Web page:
Gaddafi’s Son Allegedly Beats Wife in London Hotel, Breaks Her Nose, and Then Invokes Diplomatic Immunity

Moutassim Gaddafi, son of Libyan Leader Muammar al-Qaddafi (aka Muammar Abu Minyar al-Gaddafi) (shown left), claimed diplomatic immunity after English police came to his hotel room and discovered his wife — 29-year-old model Aline Skaf — with a broken nose after an alleged argument with Gaddafi, 33. The Libyan bodyguards were arrested after they refused to allow the police to enter the £4,000-a-night suite at Claridge’s in Mayfair at about 1.30am on Christmas Day. This was not part of the description of life for beautiful women recently given by his father, here, in Italy.

The police were ready to arrest Gaddafi when he called the Libyan ambassador, who informed him that he had diplomatic immunity (meaning that, even if he beat his wife in public, he could not be arrested). His security staff was also released without charge. His wife claimed at the police station to have fallen and broken her nose by accident.

Gaddafi’s son (known as Hannibal) is someone who gets the most out of immunity. The Swiss last year arrested him and his wife for allegedly mistreating servants in a Geneva hotel and he was arrested in 2005 at a Paris hotel for punching a woman. In the 2009 incident, he then moved to another hotel and was accused of smashing furniture. Remarkably, it was the furniture incident that lead to at least the appearance of punishment. He was given a four-month suspended prison sentence and a £350 fine for the assault.

After the 2009 incident, his father threw out Swiss diplomats and companies in retaliation for their treatment of his son. To the chagrin of many, the Swiss government then apologized to Gaddafi and his son, here.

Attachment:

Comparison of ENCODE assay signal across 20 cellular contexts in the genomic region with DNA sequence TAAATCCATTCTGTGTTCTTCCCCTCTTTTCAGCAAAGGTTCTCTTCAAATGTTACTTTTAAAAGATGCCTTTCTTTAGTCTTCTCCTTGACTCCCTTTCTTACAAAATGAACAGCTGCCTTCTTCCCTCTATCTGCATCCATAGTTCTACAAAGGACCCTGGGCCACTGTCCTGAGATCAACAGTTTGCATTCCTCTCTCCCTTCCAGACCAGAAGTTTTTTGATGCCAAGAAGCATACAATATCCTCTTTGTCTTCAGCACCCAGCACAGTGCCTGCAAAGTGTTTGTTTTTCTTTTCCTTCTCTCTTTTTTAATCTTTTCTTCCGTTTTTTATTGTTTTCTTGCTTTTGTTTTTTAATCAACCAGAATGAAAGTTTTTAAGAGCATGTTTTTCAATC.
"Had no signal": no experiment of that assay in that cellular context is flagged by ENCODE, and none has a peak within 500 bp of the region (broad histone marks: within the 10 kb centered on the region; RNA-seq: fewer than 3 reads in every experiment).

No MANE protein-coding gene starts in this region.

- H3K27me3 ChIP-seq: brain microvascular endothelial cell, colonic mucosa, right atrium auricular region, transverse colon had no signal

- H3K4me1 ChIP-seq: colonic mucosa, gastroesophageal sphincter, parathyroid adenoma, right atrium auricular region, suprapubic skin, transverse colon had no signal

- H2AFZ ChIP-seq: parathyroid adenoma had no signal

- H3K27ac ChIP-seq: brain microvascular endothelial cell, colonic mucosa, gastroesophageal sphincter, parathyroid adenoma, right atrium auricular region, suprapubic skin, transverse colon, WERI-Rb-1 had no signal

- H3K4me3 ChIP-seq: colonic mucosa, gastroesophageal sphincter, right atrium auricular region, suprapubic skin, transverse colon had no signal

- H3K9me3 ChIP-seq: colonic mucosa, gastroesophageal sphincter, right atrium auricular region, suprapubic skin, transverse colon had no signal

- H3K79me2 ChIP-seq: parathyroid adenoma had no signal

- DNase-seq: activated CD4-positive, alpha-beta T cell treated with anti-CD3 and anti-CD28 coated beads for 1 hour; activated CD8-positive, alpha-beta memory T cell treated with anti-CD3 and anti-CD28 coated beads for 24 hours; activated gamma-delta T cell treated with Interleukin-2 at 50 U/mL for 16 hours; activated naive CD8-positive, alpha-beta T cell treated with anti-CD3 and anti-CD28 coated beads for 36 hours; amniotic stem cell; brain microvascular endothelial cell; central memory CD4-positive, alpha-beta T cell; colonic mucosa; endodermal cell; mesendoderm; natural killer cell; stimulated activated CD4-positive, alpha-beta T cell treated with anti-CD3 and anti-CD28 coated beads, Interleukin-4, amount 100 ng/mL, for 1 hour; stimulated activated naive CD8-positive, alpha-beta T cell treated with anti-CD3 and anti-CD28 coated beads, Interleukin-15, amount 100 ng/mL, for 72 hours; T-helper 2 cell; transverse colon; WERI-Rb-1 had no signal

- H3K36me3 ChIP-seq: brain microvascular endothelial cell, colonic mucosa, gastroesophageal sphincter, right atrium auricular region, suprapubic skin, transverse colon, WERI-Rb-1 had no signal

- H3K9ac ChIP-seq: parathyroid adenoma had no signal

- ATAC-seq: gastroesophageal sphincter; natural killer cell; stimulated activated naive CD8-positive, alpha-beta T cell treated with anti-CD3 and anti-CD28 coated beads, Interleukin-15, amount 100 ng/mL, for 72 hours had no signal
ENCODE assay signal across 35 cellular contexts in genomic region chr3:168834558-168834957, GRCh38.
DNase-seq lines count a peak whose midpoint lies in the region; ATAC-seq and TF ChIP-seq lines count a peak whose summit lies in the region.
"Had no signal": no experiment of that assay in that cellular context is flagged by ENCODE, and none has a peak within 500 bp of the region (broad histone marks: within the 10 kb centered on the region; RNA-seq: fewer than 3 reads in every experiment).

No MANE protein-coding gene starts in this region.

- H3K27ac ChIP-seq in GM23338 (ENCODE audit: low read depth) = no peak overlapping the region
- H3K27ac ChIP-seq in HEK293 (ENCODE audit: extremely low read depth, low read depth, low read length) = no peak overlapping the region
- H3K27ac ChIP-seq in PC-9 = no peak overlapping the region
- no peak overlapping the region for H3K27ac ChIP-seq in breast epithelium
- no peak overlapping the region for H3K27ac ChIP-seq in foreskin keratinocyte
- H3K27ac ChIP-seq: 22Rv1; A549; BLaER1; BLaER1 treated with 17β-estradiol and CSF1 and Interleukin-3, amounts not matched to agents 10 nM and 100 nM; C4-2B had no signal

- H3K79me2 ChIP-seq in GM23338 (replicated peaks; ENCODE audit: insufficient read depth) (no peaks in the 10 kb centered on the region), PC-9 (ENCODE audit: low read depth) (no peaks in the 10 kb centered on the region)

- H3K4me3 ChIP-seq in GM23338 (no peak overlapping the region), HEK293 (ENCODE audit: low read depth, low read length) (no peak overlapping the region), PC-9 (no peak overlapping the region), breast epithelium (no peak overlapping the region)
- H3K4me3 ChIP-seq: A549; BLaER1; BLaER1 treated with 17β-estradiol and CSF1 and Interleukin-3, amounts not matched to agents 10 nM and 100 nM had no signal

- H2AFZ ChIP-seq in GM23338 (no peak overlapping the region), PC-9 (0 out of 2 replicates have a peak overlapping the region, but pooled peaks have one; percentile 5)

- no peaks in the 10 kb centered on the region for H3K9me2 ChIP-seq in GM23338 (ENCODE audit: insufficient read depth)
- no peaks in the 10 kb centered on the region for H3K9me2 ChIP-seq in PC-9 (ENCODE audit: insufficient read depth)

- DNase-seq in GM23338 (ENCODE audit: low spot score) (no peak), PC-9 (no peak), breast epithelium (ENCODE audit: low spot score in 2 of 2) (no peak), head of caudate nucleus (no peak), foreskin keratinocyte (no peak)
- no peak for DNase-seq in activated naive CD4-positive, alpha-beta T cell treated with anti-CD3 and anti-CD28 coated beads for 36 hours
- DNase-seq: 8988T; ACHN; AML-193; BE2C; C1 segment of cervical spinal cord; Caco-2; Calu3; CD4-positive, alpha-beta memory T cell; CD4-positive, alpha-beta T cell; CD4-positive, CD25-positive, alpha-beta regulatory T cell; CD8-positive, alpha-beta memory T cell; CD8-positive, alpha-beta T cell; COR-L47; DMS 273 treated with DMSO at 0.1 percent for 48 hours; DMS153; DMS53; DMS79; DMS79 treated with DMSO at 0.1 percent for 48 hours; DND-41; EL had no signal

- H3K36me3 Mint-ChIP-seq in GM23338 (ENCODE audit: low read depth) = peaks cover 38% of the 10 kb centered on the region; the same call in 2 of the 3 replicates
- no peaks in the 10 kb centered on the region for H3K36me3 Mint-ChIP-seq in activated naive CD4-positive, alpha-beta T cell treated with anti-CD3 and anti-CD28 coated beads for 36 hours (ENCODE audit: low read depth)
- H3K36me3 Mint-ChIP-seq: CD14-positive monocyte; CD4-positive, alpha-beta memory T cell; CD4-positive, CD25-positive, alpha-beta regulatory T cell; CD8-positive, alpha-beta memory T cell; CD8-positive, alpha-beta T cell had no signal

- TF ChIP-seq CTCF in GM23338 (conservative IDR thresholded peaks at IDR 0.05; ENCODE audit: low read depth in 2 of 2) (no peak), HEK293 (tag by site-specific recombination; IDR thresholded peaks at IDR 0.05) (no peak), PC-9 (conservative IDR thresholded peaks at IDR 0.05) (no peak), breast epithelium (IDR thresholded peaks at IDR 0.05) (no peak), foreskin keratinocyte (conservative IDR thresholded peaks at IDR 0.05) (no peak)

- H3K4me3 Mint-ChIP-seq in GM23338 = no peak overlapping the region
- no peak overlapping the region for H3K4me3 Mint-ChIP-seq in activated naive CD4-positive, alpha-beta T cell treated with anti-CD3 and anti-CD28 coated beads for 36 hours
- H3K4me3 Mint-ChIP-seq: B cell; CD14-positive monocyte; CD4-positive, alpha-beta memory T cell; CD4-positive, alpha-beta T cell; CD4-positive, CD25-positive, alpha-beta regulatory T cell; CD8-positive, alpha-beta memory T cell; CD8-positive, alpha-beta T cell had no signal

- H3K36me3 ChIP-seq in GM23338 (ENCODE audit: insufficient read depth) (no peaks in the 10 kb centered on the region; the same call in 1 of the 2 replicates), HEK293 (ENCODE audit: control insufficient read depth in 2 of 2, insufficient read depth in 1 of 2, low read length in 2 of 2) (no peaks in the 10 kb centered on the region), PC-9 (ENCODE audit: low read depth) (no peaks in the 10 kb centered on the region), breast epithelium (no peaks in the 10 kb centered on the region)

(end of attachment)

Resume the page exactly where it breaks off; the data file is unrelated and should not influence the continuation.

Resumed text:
Then there was a high-speed chase with French police along the Champs-élysées in his black Porsche in 2004 (where his bodyguards reportedly attacked a policeman) and in 2003 he was part of a melee that led to six photographers being sent to a hospital.

The son is the head of national security in Libya and is reportedly positioning himself to take over for his father though many in the West are hoping that another son (Saif al-Islam ) will be the successor, here.

For the full story, click here.

20 thoughts on “Gaddafi’s Son Allegedly Beats Wife in London Hotel, Breaks Her Nose, and Then Invokes Diplomatic Immunity”

  1. filmes do megavideo – assistir filmes online gratis – baixar filmes lancamento – Filmes legendados online – Filmes dublados online – Assistir seriados online – ver seriados e series pela internet| filmes gratis| filmes megavideo| seriados megavideo| series megavideo Os melhores filmes para assisitr online gratis

  2. Does this story, ruthless dictator with two sons, the crazy one in charge of security and the more moderate one that will probably end up dead if daddy dies, sound familiar? Wasn’t this the same story with Saddam Hussein? Is this typical dictator family planning or is there a serious lack of imagination at work here?

  3. Re; drapery material

    How soon you forget your fashion history. In the very late 50’s to the mid sixties the ‘Mod’ clothing fashion was all the rage. People like me that lived in Midwestern cities didn’t have access to mod fashion because our conservative clothing business’ didn’t carry it. In high-school (’62-’63-’64) many of us girls would shop for the material that had the splashiest or most large geometric to make our own skirts- short shirts- and tops from. Right. (Light weight) Drapery material. One friend of mine was constantly being directed to sew crepe-paper ruffles to her short skirts in order to be allowed to stay in school for the day.